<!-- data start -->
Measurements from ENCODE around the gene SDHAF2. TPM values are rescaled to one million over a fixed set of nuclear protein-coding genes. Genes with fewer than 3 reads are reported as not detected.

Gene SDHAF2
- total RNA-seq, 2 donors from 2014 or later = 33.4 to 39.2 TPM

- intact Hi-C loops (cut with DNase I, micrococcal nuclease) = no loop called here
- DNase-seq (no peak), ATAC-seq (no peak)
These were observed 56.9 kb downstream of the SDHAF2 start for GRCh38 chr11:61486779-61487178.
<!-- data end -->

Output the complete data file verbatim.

Measurements from ENCODE around the gene SDHAF2. TPM values are rescaled to one million over a fixed set of nuclear protein-coding genes. Genes with fewer than 3 reads are reported as not detected.

Gene SDHAF2
- total RNA-seq, 2 donors from 2014 or later = 33.4 to 39.2 TPM

- intact Hi-C loops (cut with DNase I, micrococcal nuclease) = no loop called here
- DNase-seq (no peak), ATAC-seq (no peak)
These were observed 56.9 kb downstream of the SDHAF2 start for GRCh38 chr11:61486779-61487178.